Thursday, October 21, 2021

Thierry Mugler Alien Goddess: fragrance review

The Thierry Mugler news announcement for Alien Goddess, the latest fragrance in the Alien collection, was met with more eyebrows raised on the choice of Willow Smith, daughter of Hollywood actors Will Smith and Jada Pinkett Smith, than the anticipation for the next chapter in the beste-selling Alien saga by Thierry Mugler. The brand admitted they targeted Generation Z — a younger population yet to meet Mugler as a brand — with their choice. She was asked "to embody this new vision of femininity that is strong, powerful, inclusive, and edgy," as reported by the brand. Nevertheless, smelling the new fragrance and seeing the visuals, I see nothing strong (it's much weaker than usual Mugler fare, which are dynamite), nor powerful, nor edgy.

The expectation of a very impressive fragrance is rather lost on us, although the formula smells OK. I'm sure it will gather compliments; unlike Aura, Mugler's previous pillar launch, which is so divisive that people either love it with a passion or hate its oddly green, sweet tentacles. Alien is also met with opinionated detractors and fervent fans alike. 

The composition based on the ever popular "tropical, sunscreen lotion smelling perfume accord" is built on flowers like tiare gardenia (which contains esters giving a fruity nuance) and possibly a bit of frangipani/plumeria, with the crucial bit being a hint of lactonic perfume notes like coconut (γ-decalactone) or better yet, the effect of coconut milk (Guerlain's Coconut Fizz is spectacular in this one). And this whole notion bears as little relation to Mugler as possible. His Amazons do not sunbathe. They're in the desert of an alien planet.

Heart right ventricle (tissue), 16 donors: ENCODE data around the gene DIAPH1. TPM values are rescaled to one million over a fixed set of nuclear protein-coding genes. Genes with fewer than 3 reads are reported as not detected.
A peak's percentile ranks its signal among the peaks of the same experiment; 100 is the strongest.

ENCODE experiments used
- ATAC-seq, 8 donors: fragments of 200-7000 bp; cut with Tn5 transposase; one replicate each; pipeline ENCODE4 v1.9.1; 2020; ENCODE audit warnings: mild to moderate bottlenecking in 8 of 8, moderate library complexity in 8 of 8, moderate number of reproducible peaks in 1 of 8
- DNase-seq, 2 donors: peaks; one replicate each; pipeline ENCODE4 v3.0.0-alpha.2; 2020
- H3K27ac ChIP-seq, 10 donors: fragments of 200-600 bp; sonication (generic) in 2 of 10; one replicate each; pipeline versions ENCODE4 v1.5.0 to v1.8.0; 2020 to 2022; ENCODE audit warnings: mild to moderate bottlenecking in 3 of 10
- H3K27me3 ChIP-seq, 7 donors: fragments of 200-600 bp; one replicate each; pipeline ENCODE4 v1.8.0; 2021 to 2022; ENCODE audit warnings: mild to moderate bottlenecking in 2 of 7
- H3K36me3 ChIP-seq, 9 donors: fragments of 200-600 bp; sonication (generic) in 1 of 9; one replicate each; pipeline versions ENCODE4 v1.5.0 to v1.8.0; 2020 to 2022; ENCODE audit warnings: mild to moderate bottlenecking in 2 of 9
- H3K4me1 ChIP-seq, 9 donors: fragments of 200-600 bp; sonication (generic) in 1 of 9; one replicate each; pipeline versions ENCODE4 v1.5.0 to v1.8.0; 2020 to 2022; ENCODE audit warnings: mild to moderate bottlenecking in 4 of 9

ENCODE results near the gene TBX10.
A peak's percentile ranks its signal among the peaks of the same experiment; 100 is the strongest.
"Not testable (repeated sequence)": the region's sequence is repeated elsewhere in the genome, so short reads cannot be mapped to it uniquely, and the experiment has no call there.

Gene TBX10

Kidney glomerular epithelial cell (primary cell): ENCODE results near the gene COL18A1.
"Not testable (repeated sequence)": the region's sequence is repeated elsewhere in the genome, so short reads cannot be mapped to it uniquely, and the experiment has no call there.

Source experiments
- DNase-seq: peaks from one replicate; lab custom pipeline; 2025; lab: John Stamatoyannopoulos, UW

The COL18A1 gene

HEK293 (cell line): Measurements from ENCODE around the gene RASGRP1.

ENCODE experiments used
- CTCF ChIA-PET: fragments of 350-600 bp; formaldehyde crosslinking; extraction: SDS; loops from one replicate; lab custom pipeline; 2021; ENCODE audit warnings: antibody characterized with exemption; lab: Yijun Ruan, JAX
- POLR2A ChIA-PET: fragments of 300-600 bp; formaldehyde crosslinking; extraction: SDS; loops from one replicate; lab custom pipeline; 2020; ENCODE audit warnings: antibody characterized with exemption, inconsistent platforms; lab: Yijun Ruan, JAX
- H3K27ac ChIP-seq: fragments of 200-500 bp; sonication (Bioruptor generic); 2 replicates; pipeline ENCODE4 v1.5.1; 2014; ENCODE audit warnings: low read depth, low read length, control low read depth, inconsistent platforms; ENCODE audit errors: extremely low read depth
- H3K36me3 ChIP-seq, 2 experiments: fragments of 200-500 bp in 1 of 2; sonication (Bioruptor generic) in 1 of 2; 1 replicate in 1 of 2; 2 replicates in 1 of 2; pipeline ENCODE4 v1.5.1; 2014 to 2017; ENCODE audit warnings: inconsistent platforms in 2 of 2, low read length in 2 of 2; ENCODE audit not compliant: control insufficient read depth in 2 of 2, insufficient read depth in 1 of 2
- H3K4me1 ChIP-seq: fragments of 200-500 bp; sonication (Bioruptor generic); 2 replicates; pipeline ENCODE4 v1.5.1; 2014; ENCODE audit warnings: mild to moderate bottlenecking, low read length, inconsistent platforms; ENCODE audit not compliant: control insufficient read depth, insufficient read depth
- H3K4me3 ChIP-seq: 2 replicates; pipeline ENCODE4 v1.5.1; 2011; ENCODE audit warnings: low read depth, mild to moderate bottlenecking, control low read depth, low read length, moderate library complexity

Mugler's  Alien Goddess is faring better in that tropical department, as it's not at all stifling and stuffy, as some of its category are. It's actually pretty delicate, maybe too delicate, fresh like pineapple slices, and balanced in the sugary department, especially for a representative of Thierry's collection of mega-bombs. I suppose L'Oreal has been somewhat diluting the density, adjusting the standards with the rest of the market aimed at kids brought up on their mothers' fruity-florals during the 2000s.

It's really OK for a tropical composition, with a vanilla embrace that is immersed in clean, creamy musk. Soft really, and very inoffensive — airy, never too much, but in a way this negates the brand ethos. So there you have it: A bit not good in a rather predictable mix. If you awaited Lilith, she's not coming to dinner...

No comments:

Post a Comment

Type your comment in the box, choose the Profile option you prefer from the drop down menu, below text box (Anonymous is fine too!) and hit Publish.
And you're set!

This Month's Popular Posts on Perfume Shrine